Guest workers need protection

Guest  workers need  protection

Kevin Griffin

Guest worker programs have proved to be incredibly contentious elements to the national debate over immigration.

The guest worker issue has a particular relevance for North Carolina, given that the North Carolina Growers Association uses H-2A visas, which allow foreign workers to come to the United States for a maximum of 10 months per year, more than any other entity in the country, according to WRAL.

Guest worker programs can pose many problems and reforms must be made if they are to have any part in a larger immigration settlement.

Employers often complain of the difficulty and cost associated with the process of applying for and securing visas. The North Carolina Growers Association charges a $1,000 fee to help secure workers and bring them into the country, where workers brought in through this process may work at multiple farms – an arrangement that saves farmers more money than if they filed individually – according to WRAL.

Guest worker programs have the additional problem of creating often inhumane conditions for those foreign workers who participate. A December 2013 report by the Southern Poverty Law Center documents the numerous cases of abuse within the program, among them violations of wage and hour regulations, intimidation of workers and violation of contracts employers make with workers.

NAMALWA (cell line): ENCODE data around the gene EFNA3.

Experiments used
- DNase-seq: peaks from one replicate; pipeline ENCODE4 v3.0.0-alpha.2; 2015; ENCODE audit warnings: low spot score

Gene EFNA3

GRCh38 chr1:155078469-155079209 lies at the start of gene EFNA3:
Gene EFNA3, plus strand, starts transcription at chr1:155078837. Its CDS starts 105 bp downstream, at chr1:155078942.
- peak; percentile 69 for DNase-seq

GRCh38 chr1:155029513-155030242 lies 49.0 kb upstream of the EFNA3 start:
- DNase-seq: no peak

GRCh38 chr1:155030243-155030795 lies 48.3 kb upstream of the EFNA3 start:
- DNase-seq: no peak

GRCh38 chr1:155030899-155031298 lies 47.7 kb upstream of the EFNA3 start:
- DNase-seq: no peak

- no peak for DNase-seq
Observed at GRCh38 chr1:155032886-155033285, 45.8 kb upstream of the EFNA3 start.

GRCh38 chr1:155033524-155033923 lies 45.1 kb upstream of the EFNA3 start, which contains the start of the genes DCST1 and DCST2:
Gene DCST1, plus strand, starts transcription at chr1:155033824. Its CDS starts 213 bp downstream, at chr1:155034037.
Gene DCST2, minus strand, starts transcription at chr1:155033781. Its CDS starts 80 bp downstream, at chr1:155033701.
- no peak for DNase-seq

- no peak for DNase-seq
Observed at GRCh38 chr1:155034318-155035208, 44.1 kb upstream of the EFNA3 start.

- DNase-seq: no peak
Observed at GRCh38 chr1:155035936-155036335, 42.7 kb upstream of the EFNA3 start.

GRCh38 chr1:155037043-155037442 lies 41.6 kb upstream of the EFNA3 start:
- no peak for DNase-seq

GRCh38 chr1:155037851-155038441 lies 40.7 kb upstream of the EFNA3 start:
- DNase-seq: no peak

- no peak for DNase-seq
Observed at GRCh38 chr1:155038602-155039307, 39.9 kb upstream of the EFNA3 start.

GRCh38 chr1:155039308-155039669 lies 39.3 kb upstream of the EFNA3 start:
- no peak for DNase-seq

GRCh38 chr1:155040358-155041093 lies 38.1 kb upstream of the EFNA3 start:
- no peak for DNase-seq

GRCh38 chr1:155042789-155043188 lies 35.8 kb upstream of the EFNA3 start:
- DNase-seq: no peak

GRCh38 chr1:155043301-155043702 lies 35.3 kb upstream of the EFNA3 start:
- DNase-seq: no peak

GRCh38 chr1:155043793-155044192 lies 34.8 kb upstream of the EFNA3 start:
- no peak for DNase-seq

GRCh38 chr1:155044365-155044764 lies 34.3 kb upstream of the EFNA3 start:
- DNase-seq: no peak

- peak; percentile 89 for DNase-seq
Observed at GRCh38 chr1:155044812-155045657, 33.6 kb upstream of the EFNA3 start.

Many of these actions are illegal, according to both federal law as well as the conditions set forth with the programs. Foreign workers are covered by wage laws that require that they be paid the prevailing wage and provided adequate housing if the worker cannot secure housing on their own, in addition to other protections.

The workers involved in these programs are among the most vulnerable in the country. The fact that they are foreign and their employment is often contingent on one employer shows that the power balance becomes tilted clearly in favor of the employer.

Our government has allowed these workers to come here temporarily to work, and while they are here the government is obligated to see that the workers are protected.

And as our government works toward some type of immigration reform, we should be sure to keep the guest worker program in mind.

If the U.S. is going to continue using the guest worker program, the government must ensure that the workers are treated justly.

Griffin, a sophomore journalism major from Madison, is an opinion writer.